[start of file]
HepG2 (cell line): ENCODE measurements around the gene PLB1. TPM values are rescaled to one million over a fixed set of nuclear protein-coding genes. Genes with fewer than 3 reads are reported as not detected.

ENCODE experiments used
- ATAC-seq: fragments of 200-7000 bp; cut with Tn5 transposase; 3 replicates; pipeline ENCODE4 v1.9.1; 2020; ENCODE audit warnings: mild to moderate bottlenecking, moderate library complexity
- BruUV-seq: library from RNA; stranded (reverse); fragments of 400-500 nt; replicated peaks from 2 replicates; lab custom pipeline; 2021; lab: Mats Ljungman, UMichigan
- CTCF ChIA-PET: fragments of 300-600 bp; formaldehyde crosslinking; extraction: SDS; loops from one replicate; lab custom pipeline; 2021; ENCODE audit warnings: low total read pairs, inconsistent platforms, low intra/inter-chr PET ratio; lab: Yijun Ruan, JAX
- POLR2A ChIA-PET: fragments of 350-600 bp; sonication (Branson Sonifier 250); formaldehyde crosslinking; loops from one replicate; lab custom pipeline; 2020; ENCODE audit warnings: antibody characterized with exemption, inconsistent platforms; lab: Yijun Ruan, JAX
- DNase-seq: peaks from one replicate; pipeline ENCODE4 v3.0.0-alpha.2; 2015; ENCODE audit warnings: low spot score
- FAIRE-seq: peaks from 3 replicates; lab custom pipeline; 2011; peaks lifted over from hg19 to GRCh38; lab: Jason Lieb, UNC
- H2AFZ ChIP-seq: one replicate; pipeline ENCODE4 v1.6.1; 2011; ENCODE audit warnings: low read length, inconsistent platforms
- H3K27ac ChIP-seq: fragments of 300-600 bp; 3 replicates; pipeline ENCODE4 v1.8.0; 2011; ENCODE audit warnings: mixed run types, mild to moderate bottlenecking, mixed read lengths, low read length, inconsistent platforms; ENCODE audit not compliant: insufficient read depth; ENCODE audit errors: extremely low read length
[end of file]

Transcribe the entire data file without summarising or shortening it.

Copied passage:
HepG2 (cell line): ENCODE measurements around the gene PLB1. TPM values are rescaled to one million over a fixed set of nuclear protein-coding genes. Genes with fewer than 3 reads are reported as not detected.

ENCODE experiments used
- ATAC-seq: fragments of 200-7000 bp; cut with Tn5 transposase; 3 replicates; pipeline ENCODE4 v1.9.1; 2020; ENCODE audit warnings: mild to moderate bottlenecking, moderate library complexity
- BruUV-seq: library from RNA; stranded (reverse); fragments of 400-500 nt; replicated peaks from 2 replicates; lab custom pipeline; 2021; lab: Mats Ljungman, UMichigan
- CTCF ChIA-PET: fragments of 300-600 bp; formaldehyde crosslinking; extraction: SDS; loops from one replicate; lab custom pipeline; 2021; ENCODE audit warnings: low total read pairs, inconsistent platforms, low intra/inter-chr PET ratio; lab: Yijun Ruan, JAX
- POLR2A ChIA-PET: fragments of 350-600 bp; sonication (Branson Sonifier 250); formaldehyde crosslinking; loops from one replicate; lab custom pipeline; 2020; ENCODE audit warnings: antibody characterized with exemption, inconsistent platforms; lab: Yijun Ruan, JAX
- DNase-seq: peaks from one replicate; pipeline ENCODE4 v3.0.0-alpha.2; 2015; ENCODE audit warnings: low spot score
- FAIRE-seq: peaks from 3 replicates; lab custom pipeline; 2011; peaks lifted over from hg19 to GRCh38; lab: Jason Lieb, UNC
- H2AFZ ChIP-seq: one replicate; pipeline ENCODE4 v1.6.1; 2011; ENCODE audit warnings: low read length, inconsistent platforms
- H3K27ac ChIP-seq: fragments of 300-600 bp; 3 replicates; pipeline ENCODE4 v1.8.0; 2011; ENCODE audit warnings: mixed run types, mild to moderate bottlenecking, mixed read lengths, low read length, inconsistent platforms; ENCODE audit not compliant: insufficient read depth; ENCODE audit errors: extremely low read length